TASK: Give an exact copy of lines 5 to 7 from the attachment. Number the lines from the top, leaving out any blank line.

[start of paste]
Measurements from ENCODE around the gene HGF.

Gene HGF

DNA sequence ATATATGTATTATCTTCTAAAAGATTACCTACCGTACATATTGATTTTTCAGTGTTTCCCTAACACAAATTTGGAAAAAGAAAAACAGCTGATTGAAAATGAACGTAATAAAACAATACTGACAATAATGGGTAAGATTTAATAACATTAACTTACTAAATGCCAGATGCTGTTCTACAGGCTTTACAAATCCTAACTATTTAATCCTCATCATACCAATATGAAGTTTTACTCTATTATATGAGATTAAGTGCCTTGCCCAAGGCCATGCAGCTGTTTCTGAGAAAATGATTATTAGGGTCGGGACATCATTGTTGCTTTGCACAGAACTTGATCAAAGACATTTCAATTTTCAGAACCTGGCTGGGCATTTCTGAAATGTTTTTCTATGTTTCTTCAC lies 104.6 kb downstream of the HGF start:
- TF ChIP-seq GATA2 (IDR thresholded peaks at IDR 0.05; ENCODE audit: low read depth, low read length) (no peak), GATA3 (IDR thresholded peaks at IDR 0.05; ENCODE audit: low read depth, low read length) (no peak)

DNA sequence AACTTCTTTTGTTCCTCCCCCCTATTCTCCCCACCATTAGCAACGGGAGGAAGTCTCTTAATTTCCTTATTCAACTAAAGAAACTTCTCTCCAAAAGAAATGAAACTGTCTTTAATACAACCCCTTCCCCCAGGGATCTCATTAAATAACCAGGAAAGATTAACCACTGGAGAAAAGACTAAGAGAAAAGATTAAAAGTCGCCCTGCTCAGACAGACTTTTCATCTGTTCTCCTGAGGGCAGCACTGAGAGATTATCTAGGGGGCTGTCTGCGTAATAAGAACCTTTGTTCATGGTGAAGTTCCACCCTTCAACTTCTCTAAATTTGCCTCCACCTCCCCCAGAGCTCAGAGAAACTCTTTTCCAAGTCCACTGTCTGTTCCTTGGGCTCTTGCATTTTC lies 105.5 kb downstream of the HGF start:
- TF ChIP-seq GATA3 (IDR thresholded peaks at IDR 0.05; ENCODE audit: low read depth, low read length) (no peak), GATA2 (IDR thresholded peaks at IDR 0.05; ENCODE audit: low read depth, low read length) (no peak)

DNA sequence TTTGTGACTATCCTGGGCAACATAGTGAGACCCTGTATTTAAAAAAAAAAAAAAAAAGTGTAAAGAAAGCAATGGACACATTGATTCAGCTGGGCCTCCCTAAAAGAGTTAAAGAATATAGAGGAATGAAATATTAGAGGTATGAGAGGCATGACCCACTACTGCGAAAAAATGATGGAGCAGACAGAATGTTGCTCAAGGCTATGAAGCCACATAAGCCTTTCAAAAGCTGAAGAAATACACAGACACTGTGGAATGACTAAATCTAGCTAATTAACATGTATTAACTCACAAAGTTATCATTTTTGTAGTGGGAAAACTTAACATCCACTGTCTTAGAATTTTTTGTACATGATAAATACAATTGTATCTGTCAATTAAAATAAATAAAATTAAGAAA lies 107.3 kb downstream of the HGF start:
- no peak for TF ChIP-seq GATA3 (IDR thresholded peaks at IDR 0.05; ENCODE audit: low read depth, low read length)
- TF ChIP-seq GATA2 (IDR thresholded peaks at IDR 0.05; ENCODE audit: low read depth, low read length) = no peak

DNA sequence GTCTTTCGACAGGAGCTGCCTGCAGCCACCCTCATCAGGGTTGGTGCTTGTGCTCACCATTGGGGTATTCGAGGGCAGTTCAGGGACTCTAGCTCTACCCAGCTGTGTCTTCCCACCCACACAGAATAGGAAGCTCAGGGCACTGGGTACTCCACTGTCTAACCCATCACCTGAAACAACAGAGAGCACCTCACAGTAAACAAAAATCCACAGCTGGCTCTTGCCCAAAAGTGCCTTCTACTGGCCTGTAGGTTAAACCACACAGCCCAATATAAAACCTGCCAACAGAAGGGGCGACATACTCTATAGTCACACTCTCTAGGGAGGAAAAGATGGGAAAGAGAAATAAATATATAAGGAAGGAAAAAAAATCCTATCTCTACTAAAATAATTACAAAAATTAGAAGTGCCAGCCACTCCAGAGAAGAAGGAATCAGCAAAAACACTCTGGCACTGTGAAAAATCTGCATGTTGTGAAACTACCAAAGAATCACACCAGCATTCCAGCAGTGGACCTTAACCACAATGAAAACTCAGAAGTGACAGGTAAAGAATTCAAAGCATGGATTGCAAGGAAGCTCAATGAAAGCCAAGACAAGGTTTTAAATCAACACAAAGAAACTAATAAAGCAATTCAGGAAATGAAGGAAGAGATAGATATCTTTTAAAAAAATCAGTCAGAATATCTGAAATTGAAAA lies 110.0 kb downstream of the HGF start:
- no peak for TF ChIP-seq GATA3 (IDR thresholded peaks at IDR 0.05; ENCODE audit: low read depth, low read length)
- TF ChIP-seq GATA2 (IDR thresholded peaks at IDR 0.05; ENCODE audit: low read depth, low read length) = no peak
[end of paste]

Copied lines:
DNA sequence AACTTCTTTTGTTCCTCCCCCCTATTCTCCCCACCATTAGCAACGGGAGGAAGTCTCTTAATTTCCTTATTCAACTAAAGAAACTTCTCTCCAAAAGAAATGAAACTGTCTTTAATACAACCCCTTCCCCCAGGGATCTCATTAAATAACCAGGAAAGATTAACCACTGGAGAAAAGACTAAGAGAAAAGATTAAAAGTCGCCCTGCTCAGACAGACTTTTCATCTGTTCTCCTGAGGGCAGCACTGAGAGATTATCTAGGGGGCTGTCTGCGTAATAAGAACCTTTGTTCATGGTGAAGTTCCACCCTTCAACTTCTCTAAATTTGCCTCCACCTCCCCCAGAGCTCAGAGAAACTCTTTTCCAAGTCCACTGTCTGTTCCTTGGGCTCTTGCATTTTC lies 105.5 kb downstream of the HGF start:
- TF ChIP-seq GATA3 (IDR thresholded peaks at IDR 0.05; ENCODE audit: low read depth, low read length) (no peak), GATA2 (IDR thresholded peaks at IDR 0.05; ENCODE audit: low read depth, low read length) (no peak)

DNA sequence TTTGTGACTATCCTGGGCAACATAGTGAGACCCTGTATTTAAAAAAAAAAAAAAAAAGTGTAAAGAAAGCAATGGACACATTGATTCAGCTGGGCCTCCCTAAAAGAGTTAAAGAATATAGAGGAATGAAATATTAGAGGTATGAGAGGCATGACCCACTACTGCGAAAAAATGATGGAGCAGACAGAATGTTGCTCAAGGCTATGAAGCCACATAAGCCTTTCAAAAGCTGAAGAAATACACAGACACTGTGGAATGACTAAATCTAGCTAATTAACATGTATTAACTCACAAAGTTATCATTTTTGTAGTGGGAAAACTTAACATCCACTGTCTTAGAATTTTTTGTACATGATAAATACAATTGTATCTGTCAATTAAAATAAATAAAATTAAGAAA lies 107.3 kb downstream of the HGF start: